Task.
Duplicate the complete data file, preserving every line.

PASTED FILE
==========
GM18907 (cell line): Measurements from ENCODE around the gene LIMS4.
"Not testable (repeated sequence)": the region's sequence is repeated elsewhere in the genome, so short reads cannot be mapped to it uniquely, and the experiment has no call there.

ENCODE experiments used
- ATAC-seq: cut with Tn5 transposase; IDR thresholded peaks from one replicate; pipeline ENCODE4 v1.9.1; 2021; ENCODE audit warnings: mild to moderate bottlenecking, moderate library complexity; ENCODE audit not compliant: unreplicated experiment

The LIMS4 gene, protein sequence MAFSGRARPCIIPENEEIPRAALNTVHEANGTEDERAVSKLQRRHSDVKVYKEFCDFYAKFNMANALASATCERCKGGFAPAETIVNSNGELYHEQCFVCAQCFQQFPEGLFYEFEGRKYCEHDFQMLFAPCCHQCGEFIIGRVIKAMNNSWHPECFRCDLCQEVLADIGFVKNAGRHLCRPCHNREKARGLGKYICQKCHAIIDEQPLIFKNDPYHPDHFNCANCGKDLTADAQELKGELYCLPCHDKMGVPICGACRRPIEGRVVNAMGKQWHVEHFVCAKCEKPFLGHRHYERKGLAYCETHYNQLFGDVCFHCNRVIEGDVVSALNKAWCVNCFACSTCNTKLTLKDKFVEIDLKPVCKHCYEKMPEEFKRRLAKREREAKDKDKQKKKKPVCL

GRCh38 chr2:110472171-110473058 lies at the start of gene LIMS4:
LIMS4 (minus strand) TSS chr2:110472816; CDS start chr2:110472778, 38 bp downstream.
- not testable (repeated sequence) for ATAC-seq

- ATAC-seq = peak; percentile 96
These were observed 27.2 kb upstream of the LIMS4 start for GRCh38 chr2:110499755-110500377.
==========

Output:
GM18907 (cell line): Measurements from ENCODE around the gene LIMS4.
"Not testable (repeated sequence)": the region's sequence is repeated elsewhere in the genome, so short reads cannot be mapped to it uniquely, and the experiment has no call there.

ENCODE experiments used
- ATAC-seq: cut with Tn5 transposase; IDR thresholded peaks from one replicate; pipeline ENCODE4 v1.9.1; 2021; ENCODE audit warnings: mild to moderate bottlenecking, moderate library complexity; ENCODE audit not compliant: unreplicated experiment

The LIMS4 gene, protein sequence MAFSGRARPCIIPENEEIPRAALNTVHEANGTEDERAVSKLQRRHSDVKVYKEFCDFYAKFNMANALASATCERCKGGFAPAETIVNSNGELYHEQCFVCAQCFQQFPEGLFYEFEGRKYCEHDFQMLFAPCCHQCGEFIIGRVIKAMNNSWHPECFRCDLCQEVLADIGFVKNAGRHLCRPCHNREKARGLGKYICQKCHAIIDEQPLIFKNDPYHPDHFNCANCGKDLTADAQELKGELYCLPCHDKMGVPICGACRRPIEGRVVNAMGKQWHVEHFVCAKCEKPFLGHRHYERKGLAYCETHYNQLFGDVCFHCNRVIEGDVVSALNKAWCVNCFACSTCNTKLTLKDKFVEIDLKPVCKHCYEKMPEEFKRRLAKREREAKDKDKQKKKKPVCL

GRCh38 chr2:110472171-110473058 lies at the start of gene LIMS4:
LIMS4 (minus strand) TSS chr2:110472816; CDS start chr2:110472778, 38 bp downstream.
- not testable (repeated sequence) for ATAC-seq

- ATAC-seq = peak; percentile 96
These were observed 27.2 kb upstream of the LIMS4 start for GRCh38 chr2:110499755-110500377.